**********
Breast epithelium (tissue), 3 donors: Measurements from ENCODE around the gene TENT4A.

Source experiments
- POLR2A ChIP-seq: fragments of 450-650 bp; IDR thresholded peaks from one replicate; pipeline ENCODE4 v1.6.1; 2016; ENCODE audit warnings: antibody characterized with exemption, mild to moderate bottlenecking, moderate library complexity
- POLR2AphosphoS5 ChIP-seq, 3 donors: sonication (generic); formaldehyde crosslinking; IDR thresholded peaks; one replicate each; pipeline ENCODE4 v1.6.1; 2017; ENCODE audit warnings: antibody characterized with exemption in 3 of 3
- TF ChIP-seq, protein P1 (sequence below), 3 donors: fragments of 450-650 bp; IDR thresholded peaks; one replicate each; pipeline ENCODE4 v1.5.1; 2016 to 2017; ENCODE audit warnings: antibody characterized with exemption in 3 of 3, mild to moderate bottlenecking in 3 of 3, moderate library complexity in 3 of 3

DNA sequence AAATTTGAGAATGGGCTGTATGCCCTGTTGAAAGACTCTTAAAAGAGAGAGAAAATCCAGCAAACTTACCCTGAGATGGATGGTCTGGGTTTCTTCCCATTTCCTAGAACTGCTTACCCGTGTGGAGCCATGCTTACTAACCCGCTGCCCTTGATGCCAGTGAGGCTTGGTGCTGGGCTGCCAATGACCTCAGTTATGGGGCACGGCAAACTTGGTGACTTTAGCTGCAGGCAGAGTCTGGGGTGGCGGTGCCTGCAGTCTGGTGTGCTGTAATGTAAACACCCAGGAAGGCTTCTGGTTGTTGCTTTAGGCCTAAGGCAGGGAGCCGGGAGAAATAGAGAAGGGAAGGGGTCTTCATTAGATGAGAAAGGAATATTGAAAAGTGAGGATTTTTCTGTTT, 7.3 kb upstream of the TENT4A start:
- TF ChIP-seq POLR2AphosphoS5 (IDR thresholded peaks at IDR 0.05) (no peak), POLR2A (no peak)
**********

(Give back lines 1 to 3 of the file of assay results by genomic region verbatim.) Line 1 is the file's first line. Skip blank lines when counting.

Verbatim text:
Breast epithelium (tissue), 3 donors: Measurements from ENCODE around the gene TENT4A.

Source experiments
- POLR2A ChIP-seq: fragments of 450-650 bp; IDR thresholded peaks from one replicate; pipeline ENCODE4 v1.6.1; 2016; ENCODE audit warnings: antibody characterized with exemption, mild to moderate bottlenecking, moderate library complexity